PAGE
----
The quarters of a turpentine farm was an interesting place to be raised. Here one could see every aspect of human nature at one time or another, from great compassion to murderous, senseless rage. The black inhabitants of these quarters were to be respected, feared, and pitied above all because this way of life existed before civil rights had ever been heard of and poverty was a constant bedfellow.
Blacks were offered little assistance by our northern brothers after the Civil War. Once they were told they were free there was jubilation for a while but when the jubilation wore off, hunger pangs took its place. Most newly freed blacks had no choice but to drift into share cropping, which was simply another form of slavery. The turpentine camps fostered this economic captivity up until I was grown. It disappeared almost overnight after the Civil Rights bill of 1964 was made law. Up until then, a man and his family could be practically bought and sold, just like cattle. I have seen it with my own eyes.
We took a truck over to Sylvester in 1957 to a turpentine camp’s quarters, sought out the Boss Man and paid the ‘run bill’ of a man who could work the turpentine faces. The truck was backed up to his shanty, their meager belongings thrown aboard along with the man, his wife and two children, and their debt. I thought nothing of it at the time for I was only 10 years old. It was the way things were; the way things had always been as far as I knew. The family was moved to another shanty in new quarters along with possessions, and of course, the debt. I guess it was better than starving, which was the only other option for poor folk back then no matter what color they happened to be. Of course back then it was better to be a poor white than a poor black because at least the whites, if they worked hard enough, had some opportunities that most blacks did not have.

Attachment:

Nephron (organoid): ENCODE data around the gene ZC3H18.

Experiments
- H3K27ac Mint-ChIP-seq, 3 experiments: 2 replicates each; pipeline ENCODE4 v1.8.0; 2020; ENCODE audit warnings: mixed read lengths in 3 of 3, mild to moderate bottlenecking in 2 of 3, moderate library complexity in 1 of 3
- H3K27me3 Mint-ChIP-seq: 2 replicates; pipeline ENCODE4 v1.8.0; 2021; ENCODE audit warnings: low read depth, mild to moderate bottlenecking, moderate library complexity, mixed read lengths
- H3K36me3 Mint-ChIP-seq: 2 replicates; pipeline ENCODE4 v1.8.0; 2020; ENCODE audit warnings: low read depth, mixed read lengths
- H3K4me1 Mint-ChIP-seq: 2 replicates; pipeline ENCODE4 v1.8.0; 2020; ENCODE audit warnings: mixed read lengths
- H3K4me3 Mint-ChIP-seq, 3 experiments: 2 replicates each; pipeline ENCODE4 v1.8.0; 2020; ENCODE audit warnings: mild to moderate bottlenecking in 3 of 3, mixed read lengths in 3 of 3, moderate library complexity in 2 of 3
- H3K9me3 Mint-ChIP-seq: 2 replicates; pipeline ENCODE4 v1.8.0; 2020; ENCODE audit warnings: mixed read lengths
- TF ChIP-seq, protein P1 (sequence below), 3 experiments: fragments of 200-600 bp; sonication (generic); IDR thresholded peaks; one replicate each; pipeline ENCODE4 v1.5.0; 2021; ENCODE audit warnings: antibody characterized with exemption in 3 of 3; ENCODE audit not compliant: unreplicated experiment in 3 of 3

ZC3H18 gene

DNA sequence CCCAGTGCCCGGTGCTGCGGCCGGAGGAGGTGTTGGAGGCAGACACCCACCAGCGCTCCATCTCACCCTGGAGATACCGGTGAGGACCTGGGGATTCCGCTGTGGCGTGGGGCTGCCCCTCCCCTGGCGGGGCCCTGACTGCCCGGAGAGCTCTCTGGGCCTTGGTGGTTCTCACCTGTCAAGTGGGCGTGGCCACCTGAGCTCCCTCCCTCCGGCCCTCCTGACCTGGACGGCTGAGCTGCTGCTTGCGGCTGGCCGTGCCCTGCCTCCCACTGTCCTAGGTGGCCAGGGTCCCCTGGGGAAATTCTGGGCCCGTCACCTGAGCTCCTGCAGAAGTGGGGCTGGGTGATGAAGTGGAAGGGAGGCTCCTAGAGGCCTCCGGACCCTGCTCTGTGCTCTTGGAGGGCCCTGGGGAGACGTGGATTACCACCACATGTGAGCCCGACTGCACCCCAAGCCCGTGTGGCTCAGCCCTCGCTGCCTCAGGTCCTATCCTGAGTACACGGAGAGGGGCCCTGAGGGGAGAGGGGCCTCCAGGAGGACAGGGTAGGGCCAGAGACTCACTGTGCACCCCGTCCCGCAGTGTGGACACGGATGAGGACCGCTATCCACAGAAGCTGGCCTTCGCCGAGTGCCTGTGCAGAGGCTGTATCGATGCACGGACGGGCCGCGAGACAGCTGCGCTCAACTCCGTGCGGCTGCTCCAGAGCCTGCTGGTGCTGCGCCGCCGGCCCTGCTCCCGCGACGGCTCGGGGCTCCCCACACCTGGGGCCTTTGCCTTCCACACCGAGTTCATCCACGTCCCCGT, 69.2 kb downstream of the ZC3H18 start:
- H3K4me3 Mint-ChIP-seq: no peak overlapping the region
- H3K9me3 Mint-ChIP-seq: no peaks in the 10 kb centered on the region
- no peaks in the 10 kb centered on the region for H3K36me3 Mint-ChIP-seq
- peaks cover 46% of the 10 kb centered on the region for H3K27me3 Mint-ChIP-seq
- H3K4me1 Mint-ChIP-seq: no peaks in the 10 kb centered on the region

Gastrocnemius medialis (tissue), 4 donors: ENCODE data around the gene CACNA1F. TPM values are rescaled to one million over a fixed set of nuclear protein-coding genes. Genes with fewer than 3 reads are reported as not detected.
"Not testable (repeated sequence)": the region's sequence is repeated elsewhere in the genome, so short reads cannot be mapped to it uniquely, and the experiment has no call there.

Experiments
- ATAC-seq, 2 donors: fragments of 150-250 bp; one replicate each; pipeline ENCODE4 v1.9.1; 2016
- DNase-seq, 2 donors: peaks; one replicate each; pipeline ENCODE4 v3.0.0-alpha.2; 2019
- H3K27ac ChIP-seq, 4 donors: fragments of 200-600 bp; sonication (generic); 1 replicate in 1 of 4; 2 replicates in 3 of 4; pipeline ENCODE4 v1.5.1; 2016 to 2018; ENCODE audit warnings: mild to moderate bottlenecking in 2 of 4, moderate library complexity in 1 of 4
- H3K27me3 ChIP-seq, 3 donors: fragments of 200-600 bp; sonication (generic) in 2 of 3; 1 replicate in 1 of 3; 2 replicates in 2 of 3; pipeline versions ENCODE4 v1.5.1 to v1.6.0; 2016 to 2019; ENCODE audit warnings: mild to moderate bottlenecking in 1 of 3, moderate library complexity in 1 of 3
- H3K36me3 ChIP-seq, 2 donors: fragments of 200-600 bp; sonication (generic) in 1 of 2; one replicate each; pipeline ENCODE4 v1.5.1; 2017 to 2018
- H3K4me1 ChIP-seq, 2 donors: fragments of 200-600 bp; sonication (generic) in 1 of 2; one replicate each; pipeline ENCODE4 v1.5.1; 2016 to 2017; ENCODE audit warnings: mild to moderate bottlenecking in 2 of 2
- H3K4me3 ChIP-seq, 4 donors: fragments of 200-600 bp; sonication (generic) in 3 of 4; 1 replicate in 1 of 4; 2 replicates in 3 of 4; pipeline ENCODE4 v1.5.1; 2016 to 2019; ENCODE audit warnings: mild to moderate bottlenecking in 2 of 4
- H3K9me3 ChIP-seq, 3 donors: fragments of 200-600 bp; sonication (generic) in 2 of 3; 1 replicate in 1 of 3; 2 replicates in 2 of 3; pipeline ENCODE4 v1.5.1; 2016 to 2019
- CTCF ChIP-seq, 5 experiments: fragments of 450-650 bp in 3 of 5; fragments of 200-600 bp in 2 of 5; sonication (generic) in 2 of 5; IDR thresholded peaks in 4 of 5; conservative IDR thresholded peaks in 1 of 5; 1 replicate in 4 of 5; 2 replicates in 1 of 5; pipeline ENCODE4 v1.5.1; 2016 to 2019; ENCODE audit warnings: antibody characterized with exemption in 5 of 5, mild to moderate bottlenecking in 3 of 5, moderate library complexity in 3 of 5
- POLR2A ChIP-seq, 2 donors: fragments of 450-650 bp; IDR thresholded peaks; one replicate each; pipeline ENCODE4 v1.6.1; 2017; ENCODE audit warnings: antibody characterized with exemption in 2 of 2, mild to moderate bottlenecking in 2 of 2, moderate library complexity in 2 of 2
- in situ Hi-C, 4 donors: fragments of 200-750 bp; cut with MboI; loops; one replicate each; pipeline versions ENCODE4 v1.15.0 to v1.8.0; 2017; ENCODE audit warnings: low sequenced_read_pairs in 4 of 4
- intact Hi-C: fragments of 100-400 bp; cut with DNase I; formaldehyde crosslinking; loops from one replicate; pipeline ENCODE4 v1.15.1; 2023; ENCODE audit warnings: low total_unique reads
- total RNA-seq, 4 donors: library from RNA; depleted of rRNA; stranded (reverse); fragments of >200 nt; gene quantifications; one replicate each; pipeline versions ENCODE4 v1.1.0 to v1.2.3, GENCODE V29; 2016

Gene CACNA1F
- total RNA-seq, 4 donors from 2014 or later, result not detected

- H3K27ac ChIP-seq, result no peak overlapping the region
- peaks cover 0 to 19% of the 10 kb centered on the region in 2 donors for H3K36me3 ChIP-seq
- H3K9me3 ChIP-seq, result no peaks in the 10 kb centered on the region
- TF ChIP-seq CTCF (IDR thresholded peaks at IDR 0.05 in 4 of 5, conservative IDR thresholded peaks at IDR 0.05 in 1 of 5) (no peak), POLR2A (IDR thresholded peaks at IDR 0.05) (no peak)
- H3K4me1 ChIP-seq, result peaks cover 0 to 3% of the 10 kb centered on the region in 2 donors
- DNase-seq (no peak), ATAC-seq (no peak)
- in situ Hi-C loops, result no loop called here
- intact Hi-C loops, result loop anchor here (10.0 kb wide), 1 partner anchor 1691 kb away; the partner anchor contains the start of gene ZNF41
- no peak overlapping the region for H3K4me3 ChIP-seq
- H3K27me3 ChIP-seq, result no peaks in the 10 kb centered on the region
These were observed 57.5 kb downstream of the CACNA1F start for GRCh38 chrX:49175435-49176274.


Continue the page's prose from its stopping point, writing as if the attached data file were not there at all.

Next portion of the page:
Thank God this is not true today, hasn’t been for nearly 50 years, and this is why it grieves my heart to see so many young blacks (and their white counterparts) reveling in their ignorance and spurning all opportunity to succeed. If they and their parents only knew the way things used to be, the sacrifices their forebears made in obtaining for them their precious civil rights, and understood the challenges now facing everyone in this modern world, parents would be making sure their children valued an education that would enable their young to succeed at any profession they choose.
I believe a major part of this problem is that too many children of all races never know what is to have a father. This is a tragedy that should be avoided if at all possible. This is not to say that a single mother cannot raise her children and do a good job, but without a father the deck is stacked against her and the children. One of my oldest friends had two children out of wedlock but she was fortunate to have an extended family around to help raise and nurture her offspring. Her son, now grown, turned out to be a fine man; gentle, soft spoken, a college graduate and a hard worker. Her daughter, like one of my own children, had to work hard to get over fools hill, but she did.
All parents should be teaching their child or children that, next to loving the Lord, achieving their education is the most important thing if they want to live free of poverty and ultimate despair.
I tell you now, proverbially speaking, no matter who you are, no matter what race, creed or color, unless we mend our ways and get our priorities in order as a nation, a return to the cotton patch and the turpentine quarters is only a heartbeat away for all of us. Matthew 7:24-27